Why Tetris’ Creator Never Made Tetris 2

He's been unfairly called gaming's greatest one-hit wonder, but why didn't Tetris creator Alexey Pajitnov simply make Tetris 2?

Photo: The Tetris Company

With over 500 million copies sold, Tetris is one of the most successful and beloved video game franchises ever. The game was even recently adapted into a seemingly unlikely movie that tells the equally unlikely story of its origins. Of course, Tetris’ lifetime sales numbers are bolstered by the numerous spin-offs and reimaginings of the original game that are still being made and enjoyed today. 2018’s Tetris Effect even managed to grab a few Game of the Year awards en route to becoming a best-seller, which is really a testament to both the creative power and sales success of this truly remarkable franchise. 

Yet Tetris is unlike most other modern entertainment franchises in many ways. These days, anything that is even remotely successful is practically guaranteed to get an immediate sequel that ideally retains as much of the original’s creative team as possible. The inevitability of such projects makes it that much more incredible to realize that Tetris creator Alexey Pajitnov never simply made a game called “Tetris 2.”

Pajitnov contributed to some future Tetris spin-offs and worked on other games that followed the basic Tetris formula (like Hatris and Welltris), but those games didn’t come close to replicating Tetris‘ success. In 2012, IGN even named him one of gaming’s greatest “one-hit wonders.” A bit cruel, perhaps, though that suggestion does raise some interesting questions. Why wouldn’t Pajitnov work on a direct sequel to such a successful game, especially since he reportedly lost out on millions of dollars worth of revenue during the time when the USSR controlled the rights to Tetris?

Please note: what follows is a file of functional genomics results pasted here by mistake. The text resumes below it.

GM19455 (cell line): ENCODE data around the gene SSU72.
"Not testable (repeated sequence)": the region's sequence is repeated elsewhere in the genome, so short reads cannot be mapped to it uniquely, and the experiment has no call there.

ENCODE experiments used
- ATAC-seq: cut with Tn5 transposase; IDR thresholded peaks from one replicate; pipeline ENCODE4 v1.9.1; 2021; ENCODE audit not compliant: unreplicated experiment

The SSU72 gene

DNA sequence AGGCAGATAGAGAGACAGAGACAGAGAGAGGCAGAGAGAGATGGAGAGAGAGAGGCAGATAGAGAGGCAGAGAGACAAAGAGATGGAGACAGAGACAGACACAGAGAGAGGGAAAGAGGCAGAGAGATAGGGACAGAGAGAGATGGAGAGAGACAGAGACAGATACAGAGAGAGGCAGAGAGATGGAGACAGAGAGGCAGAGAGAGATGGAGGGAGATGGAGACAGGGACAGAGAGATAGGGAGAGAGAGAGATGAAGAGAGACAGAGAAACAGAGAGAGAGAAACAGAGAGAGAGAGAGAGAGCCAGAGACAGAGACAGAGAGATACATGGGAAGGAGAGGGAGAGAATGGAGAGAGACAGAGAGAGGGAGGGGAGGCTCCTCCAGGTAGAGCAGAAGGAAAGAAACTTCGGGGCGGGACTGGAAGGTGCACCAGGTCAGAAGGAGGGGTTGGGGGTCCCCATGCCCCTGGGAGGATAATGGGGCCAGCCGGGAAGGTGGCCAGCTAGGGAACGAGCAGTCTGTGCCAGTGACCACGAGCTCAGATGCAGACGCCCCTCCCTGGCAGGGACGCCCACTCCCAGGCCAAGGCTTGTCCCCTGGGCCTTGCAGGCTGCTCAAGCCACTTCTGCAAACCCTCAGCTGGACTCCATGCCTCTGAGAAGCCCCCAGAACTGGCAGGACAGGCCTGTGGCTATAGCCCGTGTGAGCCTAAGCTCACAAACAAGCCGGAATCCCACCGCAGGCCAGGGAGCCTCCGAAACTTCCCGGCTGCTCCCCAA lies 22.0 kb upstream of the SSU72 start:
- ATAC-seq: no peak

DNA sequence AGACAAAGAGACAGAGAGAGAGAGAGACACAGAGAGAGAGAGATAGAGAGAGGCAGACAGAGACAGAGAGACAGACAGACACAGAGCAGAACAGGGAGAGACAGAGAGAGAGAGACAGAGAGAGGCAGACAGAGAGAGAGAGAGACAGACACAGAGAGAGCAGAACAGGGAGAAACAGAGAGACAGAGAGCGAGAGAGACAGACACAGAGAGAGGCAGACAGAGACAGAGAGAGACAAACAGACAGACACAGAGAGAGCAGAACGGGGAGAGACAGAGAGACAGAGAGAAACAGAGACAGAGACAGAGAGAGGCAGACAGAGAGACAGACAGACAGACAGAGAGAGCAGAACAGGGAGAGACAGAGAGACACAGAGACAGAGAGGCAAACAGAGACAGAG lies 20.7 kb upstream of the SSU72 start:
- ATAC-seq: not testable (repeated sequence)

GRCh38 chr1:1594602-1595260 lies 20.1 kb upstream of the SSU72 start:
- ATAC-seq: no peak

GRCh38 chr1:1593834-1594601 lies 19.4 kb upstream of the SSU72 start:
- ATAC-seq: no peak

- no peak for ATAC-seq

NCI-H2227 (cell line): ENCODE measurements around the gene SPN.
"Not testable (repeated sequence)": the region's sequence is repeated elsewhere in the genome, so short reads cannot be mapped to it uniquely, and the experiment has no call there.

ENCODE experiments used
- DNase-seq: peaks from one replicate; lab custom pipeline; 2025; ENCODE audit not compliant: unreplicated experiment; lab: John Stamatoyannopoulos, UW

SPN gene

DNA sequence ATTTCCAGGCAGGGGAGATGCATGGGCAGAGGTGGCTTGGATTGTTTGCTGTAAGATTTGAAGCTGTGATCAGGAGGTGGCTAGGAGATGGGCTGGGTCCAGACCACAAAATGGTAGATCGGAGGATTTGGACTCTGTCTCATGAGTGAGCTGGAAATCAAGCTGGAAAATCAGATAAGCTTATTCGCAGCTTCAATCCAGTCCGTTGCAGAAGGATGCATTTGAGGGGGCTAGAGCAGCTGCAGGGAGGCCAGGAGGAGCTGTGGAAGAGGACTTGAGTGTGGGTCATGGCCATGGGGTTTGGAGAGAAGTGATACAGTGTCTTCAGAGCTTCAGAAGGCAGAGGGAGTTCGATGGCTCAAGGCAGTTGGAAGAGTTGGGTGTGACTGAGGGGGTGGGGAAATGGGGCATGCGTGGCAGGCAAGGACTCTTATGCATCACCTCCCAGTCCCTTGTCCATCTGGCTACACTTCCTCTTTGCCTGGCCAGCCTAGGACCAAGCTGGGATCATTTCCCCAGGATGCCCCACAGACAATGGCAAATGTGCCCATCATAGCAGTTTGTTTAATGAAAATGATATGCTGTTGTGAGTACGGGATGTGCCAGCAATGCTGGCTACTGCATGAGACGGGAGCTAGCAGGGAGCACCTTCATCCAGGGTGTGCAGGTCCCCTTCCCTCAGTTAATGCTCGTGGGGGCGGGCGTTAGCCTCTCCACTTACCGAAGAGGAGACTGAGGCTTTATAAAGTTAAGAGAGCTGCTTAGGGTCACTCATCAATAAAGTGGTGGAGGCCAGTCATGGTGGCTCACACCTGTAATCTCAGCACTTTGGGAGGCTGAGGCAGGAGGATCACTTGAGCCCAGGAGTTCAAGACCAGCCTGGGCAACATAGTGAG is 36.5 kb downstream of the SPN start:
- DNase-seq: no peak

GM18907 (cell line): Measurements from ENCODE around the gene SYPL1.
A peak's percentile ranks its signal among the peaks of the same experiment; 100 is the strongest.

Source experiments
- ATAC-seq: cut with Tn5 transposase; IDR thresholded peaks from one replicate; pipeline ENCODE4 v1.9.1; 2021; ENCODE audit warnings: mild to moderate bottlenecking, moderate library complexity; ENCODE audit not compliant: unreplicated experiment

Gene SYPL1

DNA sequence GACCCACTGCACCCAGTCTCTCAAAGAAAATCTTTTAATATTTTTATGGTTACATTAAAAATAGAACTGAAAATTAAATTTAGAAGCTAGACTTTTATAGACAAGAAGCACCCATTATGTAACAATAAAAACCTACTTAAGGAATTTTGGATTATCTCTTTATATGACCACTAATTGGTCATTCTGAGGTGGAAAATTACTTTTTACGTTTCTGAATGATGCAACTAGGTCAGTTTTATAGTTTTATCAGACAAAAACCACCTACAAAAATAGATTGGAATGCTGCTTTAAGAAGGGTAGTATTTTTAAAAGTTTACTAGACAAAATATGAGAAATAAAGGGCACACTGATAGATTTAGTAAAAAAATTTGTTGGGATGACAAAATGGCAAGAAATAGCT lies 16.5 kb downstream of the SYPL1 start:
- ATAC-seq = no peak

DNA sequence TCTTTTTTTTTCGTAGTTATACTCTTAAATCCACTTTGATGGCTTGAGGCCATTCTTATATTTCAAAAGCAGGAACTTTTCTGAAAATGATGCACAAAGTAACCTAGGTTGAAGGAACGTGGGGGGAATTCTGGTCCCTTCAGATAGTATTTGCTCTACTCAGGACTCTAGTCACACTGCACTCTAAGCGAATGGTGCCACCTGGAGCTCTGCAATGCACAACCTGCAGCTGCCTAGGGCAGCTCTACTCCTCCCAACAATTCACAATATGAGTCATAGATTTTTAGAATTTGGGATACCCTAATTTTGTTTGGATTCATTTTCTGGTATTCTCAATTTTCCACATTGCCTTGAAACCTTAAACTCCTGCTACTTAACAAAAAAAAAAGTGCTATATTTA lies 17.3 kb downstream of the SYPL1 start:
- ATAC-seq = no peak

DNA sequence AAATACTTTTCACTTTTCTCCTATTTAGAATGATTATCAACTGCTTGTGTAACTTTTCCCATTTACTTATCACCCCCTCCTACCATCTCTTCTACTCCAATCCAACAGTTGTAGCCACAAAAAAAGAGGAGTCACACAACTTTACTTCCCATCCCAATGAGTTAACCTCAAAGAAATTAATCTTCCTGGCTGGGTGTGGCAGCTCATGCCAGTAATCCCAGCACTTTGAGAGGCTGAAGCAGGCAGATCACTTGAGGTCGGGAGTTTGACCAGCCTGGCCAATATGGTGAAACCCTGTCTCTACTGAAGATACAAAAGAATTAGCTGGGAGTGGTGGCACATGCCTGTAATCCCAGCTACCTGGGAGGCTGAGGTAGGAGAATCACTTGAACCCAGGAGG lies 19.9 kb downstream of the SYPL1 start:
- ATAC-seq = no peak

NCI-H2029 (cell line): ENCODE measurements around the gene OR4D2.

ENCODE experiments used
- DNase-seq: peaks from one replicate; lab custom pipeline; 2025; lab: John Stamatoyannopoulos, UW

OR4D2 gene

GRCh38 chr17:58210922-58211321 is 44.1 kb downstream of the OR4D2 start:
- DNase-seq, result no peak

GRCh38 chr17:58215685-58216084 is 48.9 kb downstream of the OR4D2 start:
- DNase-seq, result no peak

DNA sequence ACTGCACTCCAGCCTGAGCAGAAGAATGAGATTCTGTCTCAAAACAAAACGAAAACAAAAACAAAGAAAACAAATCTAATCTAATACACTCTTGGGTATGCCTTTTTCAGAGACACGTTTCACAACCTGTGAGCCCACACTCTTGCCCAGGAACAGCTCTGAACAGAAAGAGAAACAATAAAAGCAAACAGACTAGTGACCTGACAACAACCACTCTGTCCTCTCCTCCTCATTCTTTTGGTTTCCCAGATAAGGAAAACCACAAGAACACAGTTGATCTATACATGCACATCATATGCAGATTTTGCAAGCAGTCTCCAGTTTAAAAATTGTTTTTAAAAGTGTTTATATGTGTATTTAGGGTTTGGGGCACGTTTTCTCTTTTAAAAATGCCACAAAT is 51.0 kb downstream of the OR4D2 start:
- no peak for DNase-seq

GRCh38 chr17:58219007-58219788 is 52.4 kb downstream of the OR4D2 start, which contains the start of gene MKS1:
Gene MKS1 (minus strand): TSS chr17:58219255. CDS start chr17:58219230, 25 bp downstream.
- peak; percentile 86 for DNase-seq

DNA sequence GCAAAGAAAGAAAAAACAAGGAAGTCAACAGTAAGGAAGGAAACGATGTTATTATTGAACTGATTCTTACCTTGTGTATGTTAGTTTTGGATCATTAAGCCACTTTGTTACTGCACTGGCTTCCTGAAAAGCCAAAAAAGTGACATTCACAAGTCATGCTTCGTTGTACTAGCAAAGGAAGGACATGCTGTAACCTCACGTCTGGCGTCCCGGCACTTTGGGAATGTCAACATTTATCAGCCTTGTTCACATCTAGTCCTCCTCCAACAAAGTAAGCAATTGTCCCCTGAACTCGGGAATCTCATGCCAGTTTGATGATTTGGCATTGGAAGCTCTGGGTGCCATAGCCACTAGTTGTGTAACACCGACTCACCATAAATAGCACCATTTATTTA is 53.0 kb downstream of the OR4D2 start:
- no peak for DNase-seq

Well, according to Pajitnov, the most obvious sequel in the history of video games never really seemed that obvious to him. 

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“I didn’t really think about a Tetris sequel,” Pajitnov says in an interview with Den of Geek. “My thought as a game designer was that Tetris was a complete game and that there was no need for any serious extensions… I understood that there was no point in going there. It just spoiled the pleasure.”

While that is an incredibly noble and commendable answer that will undoubtedly uplift the creative spirits of artists everywhere, Pajitnov’s long-time friend and business partner, Henk Rogers, has a slightly different perspective on that story. 

“That’s a game designer’s answer,” Rogers jokes. “I was a publisher at the time, and I remember…maybe the first night or the second night we were together, I asked Alexey about what Tetris 2 would look like. When you make a good movie, you make a sequel. Same thing with Tetris.”

Of course, while Pajitnov never worked on such a direct Tetris sequel, Rogers says he still considers the game’s many spin-offs, reboots, and thematic reimaginings to be sequels of a kind. In 1993, Rogers even helped publish an often-forgotten title named Tetris 2 (which Pajitnov was not creatively involved with) that made numerous changes to the Tetris formula. In a way, though, those games showed Rogers that Pajitnov was right. It turns out that it’s pretty hard to improve upon what Tetris got right the first time around.  

“I did publish Tetris 2, but then I thought, ‘What am I going to add to this game?’ It’s perfect,” Rogers says. “It’s tough, because that game is so pure and so clean. When we license Tetris, we always tell the licensees, ‘Go back and look at the original and then start adding stuff.’ Don’t start out in la la land. Understand the core fun of that game and then make your game.” 

Of course, just because Pajitnov never designed a slightly more traditional sequel to Tetris doesn’t mean that he hasn’t spent time thinking about what the future of the franchise looks like. Actually, he’s done quite a lot of that over the last 30 years or so as the co-founder of the Tetris Company. He even has some favorite Tetris spin-offs and a few thoughts about what Tetris games still have left to accomplish. 

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“I still play Tetris from time to time because we need to check the new versions that come out,”  Pajitnov says. “The most excited I’ve been about a Tetris game recently was [the battle royale multiplayer game] Tetris 99. It’s such a great version. I hope to see more breakthroughs with Tetris in the future as well. I really want to see an outrageously good two-player version of the game that emphasizes communication, which, in my opinion, hasn’t been done yet. I imagine artificial intelligence will eventually add something to my small game as well.”

Tetris, the movie, is streaming now on Apple TV+.